occupy an area roughly equivalent to
post- WWI Lithuania, with "White
Russians to the east and south. From
1918 J. Gabrys: "La Carte Ethnographique
de L'Europe," Paris. published by Librairie
Centrale des Nationalites, with
"Lithuaniens" going south of "Gardinas"
(Grodno) and far east of Vilnius. Also,
"Letgalians" get their own area: former
Polish-Lithuanian Livonia. From wikimedia.
1915 (Anon.): "Mapa rozsiedlenia ludności polskiej w
granicach etno- graficznych i na najbliższych kresach"
(Distribution map of the Polish population by its ethno-
graphic boundaries), Warsaw, 83 x 97 cm, at 1:1 000
000. Published by the Polish Union of Progressive s, and
supposedly showing concentrations of "ethnic Poles."
Three years earlier, on Orgelbrand's map, the per-
centage of Poles in a broad area around Vilnius was 6% to
12%, with Vilnius center as high as 30%. In the 1915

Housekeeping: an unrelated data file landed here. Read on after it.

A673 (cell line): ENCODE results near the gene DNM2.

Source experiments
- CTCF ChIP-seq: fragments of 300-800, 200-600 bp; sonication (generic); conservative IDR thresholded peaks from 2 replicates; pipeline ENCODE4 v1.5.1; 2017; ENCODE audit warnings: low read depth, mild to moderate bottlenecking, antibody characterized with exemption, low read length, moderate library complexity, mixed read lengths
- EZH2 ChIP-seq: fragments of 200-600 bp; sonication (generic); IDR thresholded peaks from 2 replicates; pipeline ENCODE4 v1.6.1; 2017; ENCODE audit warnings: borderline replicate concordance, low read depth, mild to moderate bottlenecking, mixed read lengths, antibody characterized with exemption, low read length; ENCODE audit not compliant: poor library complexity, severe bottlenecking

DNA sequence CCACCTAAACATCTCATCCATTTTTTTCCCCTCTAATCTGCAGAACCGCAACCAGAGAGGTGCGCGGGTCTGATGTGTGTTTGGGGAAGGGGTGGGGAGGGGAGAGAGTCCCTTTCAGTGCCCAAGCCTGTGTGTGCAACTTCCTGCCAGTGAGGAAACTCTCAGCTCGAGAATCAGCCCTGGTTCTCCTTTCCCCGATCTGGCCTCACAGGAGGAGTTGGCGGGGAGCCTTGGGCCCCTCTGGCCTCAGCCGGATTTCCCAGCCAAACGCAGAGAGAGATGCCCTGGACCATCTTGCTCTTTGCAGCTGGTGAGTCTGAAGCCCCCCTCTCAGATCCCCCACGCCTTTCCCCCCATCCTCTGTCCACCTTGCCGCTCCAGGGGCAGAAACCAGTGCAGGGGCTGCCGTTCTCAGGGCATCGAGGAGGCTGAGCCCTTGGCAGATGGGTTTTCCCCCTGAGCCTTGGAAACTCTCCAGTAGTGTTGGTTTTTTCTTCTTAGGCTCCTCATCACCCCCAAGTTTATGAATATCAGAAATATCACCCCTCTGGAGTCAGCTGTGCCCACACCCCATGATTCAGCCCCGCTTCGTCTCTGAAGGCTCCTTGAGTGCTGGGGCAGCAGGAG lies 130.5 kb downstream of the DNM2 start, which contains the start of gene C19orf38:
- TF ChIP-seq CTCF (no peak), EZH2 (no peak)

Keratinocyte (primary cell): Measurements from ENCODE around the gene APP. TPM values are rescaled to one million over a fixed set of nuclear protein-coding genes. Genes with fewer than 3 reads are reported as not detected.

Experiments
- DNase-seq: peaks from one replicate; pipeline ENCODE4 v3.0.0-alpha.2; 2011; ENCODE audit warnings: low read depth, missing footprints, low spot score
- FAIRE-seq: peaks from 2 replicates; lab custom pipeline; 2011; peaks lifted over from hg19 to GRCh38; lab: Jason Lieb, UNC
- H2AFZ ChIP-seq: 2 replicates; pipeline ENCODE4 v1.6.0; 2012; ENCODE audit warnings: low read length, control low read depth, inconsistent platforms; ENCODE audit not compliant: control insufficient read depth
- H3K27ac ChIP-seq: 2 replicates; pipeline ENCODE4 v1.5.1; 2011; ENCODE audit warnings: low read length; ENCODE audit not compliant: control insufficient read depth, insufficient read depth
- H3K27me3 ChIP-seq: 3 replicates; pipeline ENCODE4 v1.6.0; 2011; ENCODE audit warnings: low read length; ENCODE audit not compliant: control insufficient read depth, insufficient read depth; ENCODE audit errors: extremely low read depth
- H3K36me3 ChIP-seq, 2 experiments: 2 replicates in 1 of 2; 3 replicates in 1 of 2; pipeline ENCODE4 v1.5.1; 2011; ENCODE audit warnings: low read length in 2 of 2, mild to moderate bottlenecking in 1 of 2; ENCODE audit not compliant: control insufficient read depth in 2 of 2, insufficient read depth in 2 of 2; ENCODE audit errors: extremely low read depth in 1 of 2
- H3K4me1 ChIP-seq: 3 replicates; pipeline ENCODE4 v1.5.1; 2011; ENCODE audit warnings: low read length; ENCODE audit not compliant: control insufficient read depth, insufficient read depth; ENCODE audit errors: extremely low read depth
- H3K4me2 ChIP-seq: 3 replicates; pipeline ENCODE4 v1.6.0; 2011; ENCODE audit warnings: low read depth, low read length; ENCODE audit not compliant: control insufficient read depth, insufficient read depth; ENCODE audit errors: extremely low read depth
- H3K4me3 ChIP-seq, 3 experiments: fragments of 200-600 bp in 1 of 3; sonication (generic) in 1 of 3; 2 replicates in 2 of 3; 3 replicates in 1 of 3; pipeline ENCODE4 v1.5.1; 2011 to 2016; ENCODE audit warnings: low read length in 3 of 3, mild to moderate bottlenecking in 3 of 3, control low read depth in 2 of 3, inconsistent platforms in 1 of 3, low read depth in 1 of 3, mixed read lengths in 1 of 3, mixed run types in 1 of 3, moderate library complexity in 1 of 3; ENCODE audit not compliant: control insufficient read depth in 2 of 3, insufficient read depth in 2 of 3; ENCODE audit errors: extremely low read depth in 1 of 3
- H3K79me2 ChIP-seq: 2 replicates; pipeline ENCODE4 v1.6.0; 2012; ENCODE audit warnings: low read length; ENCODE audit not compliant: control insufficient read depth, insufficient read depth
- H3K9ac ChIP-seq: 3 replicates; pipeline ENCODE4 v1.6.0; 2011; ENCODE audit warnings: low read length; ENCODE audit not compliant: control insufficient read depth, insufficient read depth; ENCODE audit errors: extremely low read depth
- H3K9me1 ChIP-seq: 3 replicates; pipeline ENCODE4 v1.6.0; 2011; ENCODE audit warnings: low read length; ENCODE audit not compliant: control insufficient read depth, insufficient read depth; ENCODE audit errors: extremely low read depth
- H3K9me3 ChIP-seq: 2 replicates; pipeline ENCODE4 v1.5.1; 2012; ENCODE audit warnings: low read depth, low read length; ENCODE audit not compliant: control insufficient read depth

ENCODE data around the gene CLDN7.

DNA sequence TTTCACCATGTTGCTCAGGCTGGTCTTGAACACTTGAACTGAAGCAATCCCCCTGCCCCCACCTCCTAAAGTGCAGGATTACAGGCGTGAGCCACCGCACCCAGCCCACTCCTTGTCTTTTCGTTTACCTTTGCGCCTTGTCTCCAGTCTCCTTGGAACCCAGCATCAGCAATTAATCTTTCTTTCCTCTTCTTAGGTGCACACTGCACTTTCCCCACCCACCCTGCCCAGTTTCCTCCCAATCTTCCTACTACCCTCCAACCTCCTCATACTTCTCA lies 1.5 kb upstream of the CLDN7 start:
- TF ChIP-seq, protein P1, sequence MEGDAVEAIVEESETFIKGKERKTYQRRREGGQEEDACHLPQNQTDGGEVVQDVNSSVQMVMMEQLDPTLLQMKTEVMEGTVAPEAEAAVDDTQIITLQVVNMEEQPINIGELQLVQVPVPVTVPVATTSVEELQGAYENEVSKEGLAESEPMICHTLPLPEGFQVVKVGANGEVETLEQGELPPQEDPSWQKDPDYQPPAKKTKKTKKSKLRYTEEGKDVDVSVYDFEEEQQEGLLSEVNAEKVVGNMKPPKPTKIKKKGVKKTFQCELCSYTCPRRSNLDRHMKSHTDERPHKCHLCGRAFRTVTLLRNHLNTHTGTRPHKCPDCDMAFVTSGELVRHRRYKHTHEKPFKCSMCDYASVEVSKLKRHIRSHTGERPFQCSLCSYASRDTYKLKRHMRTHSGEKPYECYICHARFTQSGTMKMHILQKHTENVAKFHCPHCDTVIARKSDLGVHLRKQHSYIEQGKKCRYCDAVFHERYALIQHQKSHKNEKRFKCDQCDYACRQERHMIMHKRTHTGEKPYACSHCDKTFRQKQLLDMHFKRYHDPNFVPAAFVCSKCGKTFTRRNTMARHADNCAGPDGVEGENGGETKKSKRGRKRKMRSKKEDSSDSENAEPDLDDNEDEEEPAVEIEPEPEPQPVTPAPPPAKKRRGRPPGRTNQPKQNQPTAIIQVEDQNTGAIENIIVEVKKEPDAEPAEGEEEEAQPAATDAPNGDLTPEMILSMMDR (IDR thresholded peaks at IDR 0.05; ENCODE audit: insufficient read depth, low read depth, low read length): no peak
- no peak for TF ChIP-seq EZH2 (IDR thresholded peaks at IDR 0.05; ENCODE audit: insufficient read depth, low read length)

map, the percentage leaps to 50% to 100% in the same
areas. There were no censuses in the meantime, only
guesstimates by "Progressive" Poles eager to claim the
Vilnius area as their own. From http://rcin.org.pl/dlibra
1919 Albert H. Bumstead : "Map of the
Races of Europe," published by the Carto-
graphy Department, under the direction
of Edwin and Gilbert Grosvenor, of The
National Geographic Magazine. Under the
heading "Balto-Slavs" we find "Lithuanians
/Letts" (overlapped to the east and south
by "Great-" and "White-Russians ," but not
by "Poles"), as well as "Armenians." From
1861 A. Koreva: "Этнографическая карта,
ВИЛЕНСОЙ ГУБЕРНIИ" (Ethnograph-ic
Map, Vilna guberniya). Slavs (future
Belarusians) are three shades of pink:
"Белорусы" (White Russian -- originally,